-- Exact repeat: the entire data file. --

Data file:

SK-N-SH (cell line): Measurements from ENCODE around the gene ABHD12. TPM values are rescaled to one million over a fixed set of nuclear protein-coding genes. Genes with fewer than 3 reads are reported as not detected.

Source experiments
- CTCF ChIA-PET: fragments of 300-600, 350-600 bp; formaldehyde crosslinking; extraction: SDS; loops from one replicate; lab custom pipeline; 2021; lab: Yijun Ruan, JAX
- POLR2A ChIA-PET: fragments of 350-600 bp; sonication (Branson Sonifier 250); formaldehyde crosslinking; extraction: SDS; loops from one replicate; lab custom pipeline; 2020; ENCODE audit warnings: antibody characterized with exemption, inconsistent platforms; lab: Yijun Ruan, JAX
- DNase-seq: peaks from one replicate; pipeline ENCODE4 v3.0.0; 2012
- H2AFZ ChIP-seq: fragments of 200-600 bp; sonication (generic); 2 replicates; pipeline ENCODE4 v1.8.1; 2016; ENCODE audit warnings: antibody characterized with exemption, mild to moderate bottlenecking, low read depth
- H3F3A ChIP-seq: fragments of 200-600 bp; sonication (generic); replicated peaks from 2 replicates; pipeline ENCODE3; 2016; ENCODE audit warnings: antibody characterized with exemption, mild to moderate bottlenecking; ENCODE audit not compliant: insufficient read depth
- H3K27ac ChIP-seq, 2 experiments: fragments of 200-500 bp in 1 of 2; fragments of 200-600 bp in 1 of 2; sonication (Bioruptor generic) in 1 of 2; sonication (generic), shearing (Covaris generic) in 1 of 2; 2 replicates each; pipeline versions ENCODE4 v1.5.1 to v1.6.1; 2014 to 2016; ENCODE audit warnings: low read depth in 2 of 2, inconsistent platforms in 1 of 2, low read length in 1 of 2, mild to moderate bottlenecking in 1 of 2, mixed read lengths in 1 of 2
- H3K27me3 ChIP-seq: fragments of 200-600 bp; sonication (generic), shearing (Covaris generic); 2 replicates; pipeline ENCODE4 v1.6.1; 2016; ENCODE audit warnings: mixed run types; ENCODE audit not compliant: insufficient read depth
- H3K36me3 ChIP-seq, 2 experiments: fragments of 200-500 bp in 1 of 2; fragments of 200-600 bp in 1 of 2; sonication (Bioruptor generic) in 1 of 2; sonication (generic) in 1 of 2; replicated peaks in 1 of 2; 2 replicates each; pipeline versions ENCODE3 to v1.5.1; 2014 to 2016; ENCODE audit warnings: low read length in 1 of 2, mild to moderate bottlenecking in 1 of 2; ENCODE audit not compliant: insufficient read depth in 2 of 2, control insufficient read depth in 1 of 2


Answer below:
SK-N-SH (cell line): Measurements from ENCODE around the gene ABHD12. TPM values are rescaled to one million over a fixed set of nuclear protein-coding genes. Genes with fewer than 3 reads are reported as not detected.

Source experiments
- CTCF ChIA-PET: fragments of 300-600, 350-600 bp; formaldehyde crosslinking; extraction: SDS; loops from one replicate; lab custom pipeline; 2021; lab: Yijun Ruan, JAX
- POLR2A ChIA-PET: fragments of 350-600 bp; sonication (Branson Sonifier 250); formaldehyde crosslinking; extraction: SDS; loops from one replicate; lab custom pipeline; 2020; ENCODE audit warnings: antibody characterized with exemption, inconsistent platforms; lab: Yijun Ruan, JAX
- DNase-seq: peaks from one replicate; pipeline ENCODE4 v3.0.0; 2012
- H2AFZ ChIP-seq: fragments of 200-600 bp; sonication (generic); 2 replicates; pipeline ENCODE4 v1.8.1; 2016; ENCODE audit warnings: antibody characterized with exemption, mild to moderate bottlenecking, low read depth
- H3F3A ChIP-seq: fragments of 200-600 bp; sonication (generic); replicated peaks from 2 replicates; pipeline ENCODE3; 2016; ENCODE audit warnings: antibody characterized with exemption, mild to moderate bottlenecking; ENCODE audit not compliant: insufficient read depth
- H3K27ac ChIP-seq, 2 experiments: fragments of 200-500 bp in 1 of 2; fragments of 200-600 bp in 1 of 2; sonication (Bioruptor generic) in 1 of 2; sonication (generic), shearing (Covaris generic) in 1 of 2; 2 replicates each; pipeline versions ENCODE4 v1.5.1 to v1.6.1; 2014 to 2016; ENCODE audit warnings: low read depth in 2 of 2, inconsistent platforms in 1 of 2, low read length in 1 of 2, mild to moderate bottlenecking in 1 of 2, mixed read lengths in 1 of 2
- H3K27me3 ChIP-seq: fragments of 200-600 bp; sonication (generic), shearing (Covaris generic); 2 replicates; pipeline ENCODE4 v1.6.1; 2016; ENCODE audit warnings: mixed run types; ENCODE audit not compliant: insufficient read depth
- H3K36me3 ChIP-seq, 2 experiments: fragments of 200-500 bp in 1 of 2; fragments of 200-600 bp in 1 of 2; sonication (Bioruptor generic) in 1 of 2; sonication (generic) in 1 of 2; replicated peaks in 1 of 2; 2 replicates each; pipeline versions ENCODE3 to v1.5.1; 2014 to 2016; ENCODE audit warnings: low read length in 1 of 2, mild to moderate bottlenecking in 1 of 2; ENCODE audit not compliant: insufficient read depth in 2 of 2, control insufficient read depth in 1 of 2